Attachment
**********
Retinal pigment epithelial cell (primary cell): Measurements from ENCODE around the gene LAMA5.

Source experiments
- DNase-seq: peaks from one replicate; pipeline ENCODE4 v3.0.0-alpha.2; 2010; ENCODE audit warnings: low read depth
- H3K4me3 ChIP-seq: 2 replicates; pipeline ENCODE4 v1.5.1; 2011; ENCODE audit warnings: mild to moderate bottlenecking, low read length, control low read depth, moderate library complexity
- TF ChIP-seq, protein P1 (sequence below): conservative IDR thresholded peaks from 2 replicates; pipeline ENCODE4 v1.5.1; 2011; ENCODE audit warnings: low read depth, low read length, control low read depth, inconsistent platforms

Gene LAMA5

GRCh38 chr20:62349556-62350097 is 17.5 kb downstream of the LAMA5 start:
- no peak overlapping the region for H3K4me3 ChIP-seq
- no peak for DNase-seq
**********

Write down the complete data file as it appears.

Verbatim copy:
Retinal pigment epithelial cell (primary cell): Measurements from ENCODE around the gene LAMA5.

Source experiments
- DNase-seq: peaks from one replicate; pipeline ENCODE4 v3.0.0-alpha.2; 2010; ENCODE audit warnings: low read depth
- H3K4me3 ChIP-seq: 2 replicates; pipeline ENCODE4 v1.5.1; 2011; ENCODE audit warnings: mild to moderate bottlenecking, low read length, control low read depth, moderate library complexity
- TF ChIP-seq, protein P1 (sequence below): conservative IDR thresholded peaks from 2 replicates; pipeline ENCODE4 v1.5.1; 2011; ENCODE audit warnings: low read depth, low read length, control low read depth, inconsistent platforms

Gene LAMA5

GRCh38 chr20:62349556-62350097 is 17.5 kb downstream of the LAMA5 start:
- no peak overlapping the region for H3K4me3 ChIP-seq
- no peak for DNase-seq